Spending on prescription and over-the-counter drugs in Canada is rising faster than spending on hospitals or doctors, according to the latest official snapshot of how health-care dollars are allocated across the country.
The total amount that individual Canadians, private insurers and governments pay for medications is expected to grow by 4.2 per cent this year, an increase driven in part by wider use of brand-name drugs that cost more than $10,000 a year.
By comparison, total spending on hospital care and physicians is expected to increase by 4 per cent and 3.1 per cent, respectively, in 2018.
In a new report published on Tuesday, the Canadian Institute for Health Information (CIHI) said the over all growth in health-care spending in Canada in 2018, which is anticipated to be 4.2 per cent, is slightly higher than in the lean years after the 2009 recession, but lower than in the prosperous decade that preceded the crash.
Total health-care spending from all sources – public and private – is expected to top $253-billion this year. That works out to $6,839 for each Canadian, or the equivalent of 11.3 per cent of GDP, CIHI said.
“It’s a little bit steady-as-she-goes for national health expenditures,” Michael Hunt, the director of spending, primary care and strategic initiatives at CIHI, the official clearinghouse for national health-care statistics, said in an interview. “We’ve been looking at the 4-per-cent economic growth reflected in health-spending growth as well. It’s the magic 4 per cent.”
However, Mr. Hunt added that CIHI is keeping a close eye on prescription drugs as one area where spending could spike in coming years.
CIHI explored some of the reasons for concern in a separate report, also released on Tuesday, on what government-sponsored drug plans doled out for prescription drugs in 2017. (Public drug plans vary from province to province, but most provide some coverage for seniors, social-assistance recipients and patients with extremely high drug bills.)
“By historical standards, this growth in drug spending is not that huge. It’s fairly normal,” said Michael Law, a University of British Columbia professor who holds a Canada Research Chair in Access to Medicines. “But what you can see in here are the signs of what’s coming.”
For example, the CIHI report on prescription drugs found that the proportion of government spending on patients whose medications cost more than $10,000 a year increased to 36.6 per cent in 2017, up from 34.5 per cent in 2016.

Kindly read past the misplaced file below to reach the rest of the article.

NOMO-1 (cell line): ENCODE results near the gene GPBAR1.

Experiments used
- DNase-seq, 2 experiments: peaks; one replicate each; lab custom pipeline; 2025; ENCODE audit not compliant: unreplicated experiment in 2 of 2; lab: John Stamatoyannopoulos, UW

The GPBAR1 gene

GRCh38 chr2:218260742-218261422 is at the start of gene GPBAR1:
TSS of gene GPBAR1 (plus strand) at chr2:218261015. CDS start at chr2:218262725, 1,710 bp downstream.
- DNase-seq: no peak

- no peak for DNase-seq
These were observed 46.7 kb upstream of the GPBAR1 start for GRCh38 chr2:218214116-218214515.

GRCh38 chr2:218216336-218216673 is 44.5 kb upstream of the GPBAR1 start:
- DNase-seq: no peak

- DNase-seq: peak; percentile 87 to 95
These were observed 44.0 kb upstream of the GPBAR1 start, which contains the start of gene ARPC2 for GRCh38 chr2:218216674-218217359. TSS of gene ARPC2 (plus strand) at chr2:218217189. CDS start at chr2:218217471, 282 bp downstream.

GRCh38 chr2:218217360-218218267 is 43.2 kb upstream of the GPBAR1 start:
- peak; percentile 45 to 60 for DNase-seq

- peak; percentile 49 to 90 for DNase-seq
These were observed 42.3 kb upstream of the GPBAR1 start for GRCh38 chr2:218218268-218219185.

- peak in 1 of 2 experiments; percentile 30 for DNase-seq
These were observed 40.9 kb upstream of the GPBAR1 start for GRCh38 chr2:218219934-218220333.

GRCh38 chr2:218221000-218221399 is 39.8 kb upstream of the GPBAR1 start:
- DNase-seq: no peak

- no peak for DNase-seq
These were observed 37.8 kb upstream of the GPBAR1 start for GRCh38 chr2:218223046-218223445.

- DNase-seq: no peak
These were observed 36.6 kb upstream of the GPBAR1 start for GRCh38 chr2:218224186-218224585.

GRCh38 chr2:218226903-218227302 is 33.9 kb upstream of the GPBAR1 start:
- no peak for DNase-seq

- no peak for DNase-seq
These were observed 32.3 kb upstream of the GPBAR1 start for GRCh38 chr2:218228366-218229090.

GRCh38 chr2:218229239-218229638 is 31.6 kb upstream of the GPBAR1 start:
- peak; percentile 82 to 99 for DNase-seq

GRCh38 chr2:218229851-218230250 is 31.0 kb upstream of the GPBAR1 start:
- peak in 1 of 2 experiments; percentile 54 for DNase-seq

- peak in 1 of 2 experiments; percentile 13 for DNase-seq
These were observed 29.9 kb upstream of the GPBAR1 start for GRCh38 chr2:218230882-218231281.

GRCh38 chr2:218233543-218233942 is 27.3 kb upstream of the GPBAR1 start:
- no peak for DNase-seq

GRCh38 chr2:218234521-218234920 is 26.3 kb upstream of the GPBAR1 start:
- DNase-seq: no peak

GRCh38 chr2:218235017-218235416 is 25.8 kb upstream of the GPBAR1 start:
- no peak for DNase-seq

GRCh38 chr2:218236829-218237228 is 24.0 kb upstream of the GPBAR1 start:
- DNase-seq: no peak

At the top of that list is a class of drugs called tumour necrosis factor alpha inhibitors, or anti-TNF drugs, which treat autoimmune disorders such as rheumatoid arthritis, Crohn’s disease and ulcerative colitis.
In 2017, public drug plans spent more than $1.1-billion on anti-TNF drugs, including on infliximab, which is sold under the brand name Remicade, and etanercept, better known as Enbrel. The less-expensive biosimilar versions of both drugs accounted for only 1.4 per cent of spending on infliximab and etanercept last year.
“If we don’t figure out how to deal with biosimilars, we’re not going to experience the same thing that we have over the past decade where we saved a lot of money because a lot of drugs went generic,” Mr. Law said.
Savings from generic drugs have helped to offset the cost increases associated with the arrival of more high-priced drugs. A case in point: Public spending on the category of “other antidepressants,” fell by nearly 17 per cent from $235.9-million in 2016 to $196.4-million last year, largely because of the introduction of a generic version of one drug, duloxetine – better known as Cymbalta.
But Jordan Hunt, CIHI’s manager for pharmaceuticals, said drug spending shouldn’t be judged in isolation. “We need to think about health spending as a whole … a hep C drug might save the cost of a liver transplant,” he said, referring to an expensive new class of direct-acting antivirals that can clear hepatitis C infections in about three months.
On the whole, hospitals still gobble up more health-care dollars than any other part of the system – they are expected to account for 28.3 per cent of health spending in 2018. Prescription drugs, over-the-counter drugs and personal health supplies are next, accounting for 15.7 per cent of spending, followed by doctors at 15.1 per cent.
Most of the remainder is taken up by spending on long-term-care homes, home care, vision care, dental care and public-health initiatives.
In 2017, Canada spent more per person on health care than the average among the prosperous countries that make up the Organization for Economic Co-operation and Development, but much less than its neighbour to the south. The United States spent $12,865 a person on health care last year, more than twice the Canadian figure for the same year.